A novel HIV treatment model using private practitioners in South Africa
Published Date:Mar 2012
Source:Sex Transm Infect. 88(2):136-140.
Pubmed Central ID:PMC3724420
Funding:G0700837/Medical Research Council/United Kingdom
K23 AI083099/AI/NIAID NIH HHS/United States
U62 PS024055/PS/NCHHSTP CDC HHS/United States
AI083099/AI/NIAID NIH HHS/United States
The extent of the HIV epidemic in South Africa may render the public sector capacity inadequate to manage all patients requiring antiretroviral therapy (ART). Private practitioners are an underutilised resource that could be utilized to ease this challenge.
We developed a model of care using 72 private practitioners in five provinces in urban and rural areas of South Africa with centralised clinical support, training, pharmacy control and data management. We describe the programme, its quality control measures and patient outcomes using a cohort analysis.
Between January 2005 and December 2008, 9,102 individuals were started on ART, 63% female, mean age 35 years, median viral load 50,655 copies/ml and median baseline CD4 count 123 cells/μl. Retention (alive and in care) in those who started on ART after 12 months was 63% (5,743/9,102) in the 2005 cohort and did not change by calendar year. After 36 months, retention was 50% and 59%, for those enrolled in 2005 and 2006 respectively. The percentage virally suppressed remained similar over the cohorts at 6 months, 82% vs. 84%, 84% and 85% from 2005 - 2008, p=0.66; but improved slightly at 12 months, 78% vs. 83%, 83% and 84% from 2005 - 2008, p=0.05.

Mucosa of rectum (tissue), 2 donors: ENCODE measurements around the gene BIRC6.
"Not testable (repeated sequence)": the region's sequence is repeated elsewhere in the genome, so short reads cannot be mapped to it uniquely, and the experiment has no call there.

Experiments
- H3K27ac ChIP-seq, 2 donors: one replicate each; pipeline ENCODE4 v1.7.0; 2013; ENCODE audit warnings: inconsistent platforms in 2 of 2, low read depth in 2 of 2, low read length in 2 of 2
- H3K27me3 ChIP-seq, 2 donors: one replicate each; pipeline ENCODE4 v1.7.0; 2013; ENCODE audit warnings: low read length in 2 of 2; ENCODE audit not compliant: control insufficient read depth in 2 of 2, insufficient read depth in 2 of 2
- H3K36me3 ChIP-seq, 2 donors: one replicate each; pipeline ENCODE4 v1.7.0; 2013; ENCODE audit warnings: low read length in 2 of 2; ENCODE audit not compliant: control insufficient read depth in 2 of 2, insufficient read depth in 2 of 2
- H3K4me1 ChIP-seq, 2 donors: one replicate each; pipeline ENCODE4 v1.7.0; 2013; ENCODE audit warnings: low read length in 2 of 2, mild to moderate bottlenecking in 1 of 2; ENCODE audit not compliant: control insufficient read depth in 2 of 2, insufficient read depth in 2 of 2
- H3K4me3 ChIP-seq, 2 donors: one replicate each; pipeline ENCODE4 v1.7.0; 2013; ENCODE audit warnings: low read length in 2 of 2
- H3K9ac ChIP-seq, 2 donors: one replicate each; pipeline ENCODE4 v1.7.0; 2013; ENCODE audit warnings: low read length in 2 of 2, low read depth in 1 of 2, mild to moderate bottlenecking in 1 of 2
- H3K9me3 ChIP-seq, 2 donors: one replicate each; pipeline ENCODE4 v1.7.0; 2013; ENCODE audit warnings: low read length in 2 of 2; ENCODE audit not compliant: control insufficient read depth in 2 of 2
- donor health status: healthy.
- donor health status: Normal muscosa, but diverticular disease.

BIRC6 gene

The results show that a well-managed private practitioner-based model can achieve comparable results to public service programmes, although long-term retention needs further evaluation. This model of ART delivery can be used to expand access to ART in areas where the public sector is unable to meet the demand.
image/gif image/jpeg application/octet-stream
You May Also Like: